Now that you have seen the many ways people use chicken wire glass, we thought it would be interesting to take a step back and look at the origins of this amazing product.
First, we need to start with chicken wire itself, which was invented in 1844 by British ironmonger Charles Barnard. The son of a farmer, Barnard wanted to help his father by finding a way to keep wayward chickens from fleeing the coop.
Inspired by the cloth-weaving machines common in his home town of Norwich, Barnard developed a way to manufacture a mesh fence out of thin, flexible galvanized steel wire twisted into hexagonal patterns.
The idea took off and a company was born. Barnard, Bishop & Barnard later produced and sold chain-link and other types of wire fencing internationally.
Chicken wire is used today to build cages for small animals or to protect plants from hungry squirrels and chipmunks. Creative people have adopted this versatile material in dozens of other clever ways, including making sculptures, baskets, picture frames and even chandeliers.
As for embedding chicken wire in glass, we need to go back to 1894. Coca Cola was sold in bottles for the first time and the Tower Bridge in London opened for traffic. What is the significance of these two facts to chicken wire glass? Glass-enclosed rooftops became trendy, raising concerns about breakage and safety.
But innovative glass manufacturers managed to come up with a solution. The Pilkington Group, headquartered in St. Helens, United Kingdom, was among the first to manufacture chicken wire glass that year.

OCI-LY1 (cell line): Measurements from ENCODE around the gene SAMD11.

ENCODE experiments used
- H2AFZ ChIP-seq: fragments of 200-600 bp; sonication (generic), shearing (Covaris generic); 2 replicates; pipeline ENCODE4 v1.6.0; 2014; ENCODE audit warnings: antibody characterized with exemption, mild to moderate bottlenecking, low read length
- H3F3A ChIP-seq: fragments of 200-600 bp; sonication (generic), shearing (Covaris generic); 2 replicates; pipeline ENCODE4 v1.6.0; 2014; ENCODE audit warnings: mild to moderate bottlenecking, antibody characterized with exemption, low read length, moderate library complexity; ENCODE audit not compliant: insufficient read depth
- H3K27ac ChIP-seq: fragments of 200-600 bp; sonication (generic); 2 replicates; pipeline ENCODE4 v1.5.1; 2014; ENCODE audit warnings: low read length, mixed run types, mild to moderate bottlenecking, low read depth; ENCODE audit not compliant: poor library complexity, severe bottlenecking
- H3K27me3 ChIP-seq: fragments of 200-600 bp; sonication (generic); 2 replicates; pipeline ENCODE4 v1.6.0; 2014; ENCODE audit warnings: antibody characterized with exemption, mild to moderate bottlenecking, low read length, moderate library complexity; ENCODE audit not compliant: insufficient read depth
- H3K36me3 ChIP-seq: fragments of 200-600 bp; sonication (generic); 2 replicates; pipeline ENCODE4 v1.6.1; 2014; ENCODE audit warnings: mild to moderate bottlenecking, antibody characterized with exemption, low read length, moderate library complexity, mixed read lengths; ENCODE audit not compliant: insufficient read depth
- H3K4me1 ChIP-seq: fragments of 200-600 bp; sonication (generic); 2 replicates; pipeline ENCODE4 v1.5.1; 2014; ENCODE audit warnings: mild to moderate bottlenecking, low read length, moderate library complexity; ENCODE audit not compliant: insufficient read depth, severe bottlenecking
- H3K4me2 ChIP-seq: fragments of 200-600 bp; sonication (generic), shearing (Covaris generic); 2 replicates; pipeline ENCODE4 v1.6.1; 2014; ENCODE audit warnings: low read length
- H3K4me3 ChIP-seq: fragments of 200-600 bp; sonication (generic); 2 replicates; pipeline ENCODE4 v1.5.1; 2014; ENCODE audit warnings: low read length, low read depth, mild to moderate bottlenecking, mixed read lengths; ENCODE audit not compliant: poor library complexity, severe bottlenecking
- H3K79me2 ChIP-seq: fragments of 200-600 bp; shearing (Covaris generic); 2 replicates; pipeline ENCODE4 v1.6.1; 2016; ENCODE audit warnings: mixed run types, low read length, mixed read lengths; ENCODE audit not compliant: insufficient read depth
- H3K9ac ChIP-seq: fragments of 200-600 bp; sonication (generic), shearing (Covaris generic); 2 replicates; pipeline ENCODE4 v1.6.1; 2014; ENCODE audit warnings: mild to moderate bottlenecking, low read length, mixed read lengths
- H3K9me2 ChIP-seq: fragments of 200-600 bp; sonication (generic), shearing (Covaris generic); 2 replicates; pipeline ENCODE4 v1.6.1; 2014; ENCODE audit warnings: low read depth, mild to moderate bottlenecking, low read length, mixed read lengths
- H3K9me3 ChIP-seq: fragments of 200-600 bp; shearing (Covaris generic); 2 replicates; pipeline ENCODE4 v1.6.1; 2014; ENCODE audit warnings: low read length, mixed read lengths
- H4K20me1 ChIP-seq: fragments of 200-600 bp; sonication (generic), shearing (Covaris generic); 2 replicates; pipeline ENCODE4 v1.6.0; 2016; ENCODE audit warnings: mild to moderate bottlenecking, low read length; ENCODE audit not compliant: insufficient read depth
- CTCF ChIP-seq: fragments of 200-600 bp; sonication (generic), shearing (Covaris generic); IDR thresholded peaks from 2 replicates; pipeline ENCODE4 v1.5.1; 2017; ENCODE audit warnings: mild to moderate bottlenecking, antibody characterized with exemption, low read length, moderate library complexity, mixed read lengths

The process consists of sandwiching steel wire mesh between two separate ribbons of semi-molten glass and then passing the sandwich through a pair of metal rollers that squeezes the wire and glass together. The result is a sturdy product prized for its safety features.
In the case of fire, the wire mesh keeps glass shards from falling, thereby preventing flames from spreading. It is also shock-resistant; the tough inter-layer wires keep fragments from shattering on impact.
Chicken wire glass is often used in windows or doors in schools, banks, museums, prisons, airports and jewelry shops. You can find it in interior glass screens, partitions, balustrades, display windows and showcases.
Beyond its practical safety benefits, chicken wire glass is valued for its beauty. The shining hexagonal pattern housed in either opaque or translucent glass can create a one-of-a-kind look.
Additionally, this type of glass is resistant to discoloration. It intercepts 99 percent or more of incoming ultraviolet rays, protecting furniture and furnishings near windows from discoloration caused by exposure to direct sunlight. It also provides good sound insulation.
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